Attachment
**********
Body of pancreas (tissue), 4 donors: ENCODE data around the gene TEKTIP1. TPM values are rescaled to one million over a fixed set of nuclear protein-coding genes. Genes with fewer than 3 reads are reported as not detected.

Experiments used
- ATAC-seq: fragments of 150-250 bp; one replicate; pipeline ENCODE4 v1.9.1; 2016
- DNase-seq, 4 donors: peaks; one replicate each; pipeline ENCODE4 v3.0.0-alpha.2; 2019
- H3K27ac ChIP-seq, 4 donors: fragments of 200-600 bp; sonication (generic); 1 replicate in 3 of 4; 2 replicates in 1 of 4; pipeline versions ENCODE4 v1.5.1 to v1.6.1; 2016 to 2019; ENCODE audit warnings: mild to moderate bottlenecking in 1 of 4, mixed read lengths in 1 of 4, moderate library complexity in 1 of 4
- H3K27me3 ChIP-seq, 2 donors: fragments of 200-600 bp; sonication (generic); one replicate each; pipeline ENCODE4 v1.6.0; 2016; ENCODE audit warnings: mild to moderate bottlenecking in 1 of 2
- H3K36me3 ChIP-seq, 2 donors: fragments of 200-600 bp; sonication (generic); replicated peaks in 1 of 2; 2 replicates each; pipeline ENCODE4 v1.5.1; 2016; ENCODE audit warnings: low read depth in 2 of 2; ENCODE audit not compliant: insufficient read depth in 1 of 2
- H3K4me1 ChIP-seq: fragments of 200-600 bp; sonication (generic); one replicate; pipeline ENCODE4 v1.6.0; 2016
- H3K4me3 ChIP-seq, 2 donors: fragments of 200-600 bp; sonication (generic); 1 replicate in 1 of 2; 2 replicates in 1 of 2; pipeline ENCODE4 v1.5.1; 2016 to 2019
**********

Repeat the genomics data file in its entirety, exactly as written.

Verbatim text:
Body of pancreas (tissue), 4 donors: ENCODE data around the gene TEKTIP1. TPM values are rescaled to one million over a fixed set of nuclear protein-coding genes. Genes with fewer than 3 reads are reported as not detected.

Experiments used
- ATAC-seq: fragments of 150-250 bp; one replicate; pipeline ENCODE4 v1.9.1; 2016
- DNase-seq, 4 donors: peaks; one replicate each; pipeline ENCODE4 v3.0.0-alpha.2; 2019
- H3K27ac ChIP-seq, 4 donors: fragments of 200-600 bp; sonication (generic); 1 replicate in 3 of 4; 2 replicates in 1 of 4; pipeline versions ENCODE4 v1.5.1 to v1.6.1; 2016 to 2019; ENCODE audit warnings: mild to moderate bottlenecking in 1 of 4, mixed read lengths in 1 of 4, moderate library complexity in 1 of 4
- H3K27me3 ChIP-seq, 2 donors: fragments of 200-600 bp; sonication (generic); one replicate each; pipeline ENCODE4 v1.6.0; 2016; ENCODE audit warnings: mild to moderate bottlenecking in 1 of 2
- H3K36me3 ChIP-seq, 2 donors: fragments of 200-600 bp; sonication (generic); replicated peaks in 1 of 2; 2 replicates each; pipeline ENCODE4 v1.5.1; 2016; ENCODE audit warnings: low read depth in 2 of 2; ENCODE audit not compliant: insufficient read depth in 1 of 2
- H3K4me1 ChIP-seq: fragments of 200-600 bp; sonication (generic); one replicate; pipeline ENCODE4 v1.6.0; 2016
- H3K4me3 ChIP-seq, 2 donors: fragments of 200-600 bp; sonication (generic); 1 replicate in 1 of 2; 2 replicates in 1 of 2; pipeline ENCODE4 v1.5.1; 2016 to 2019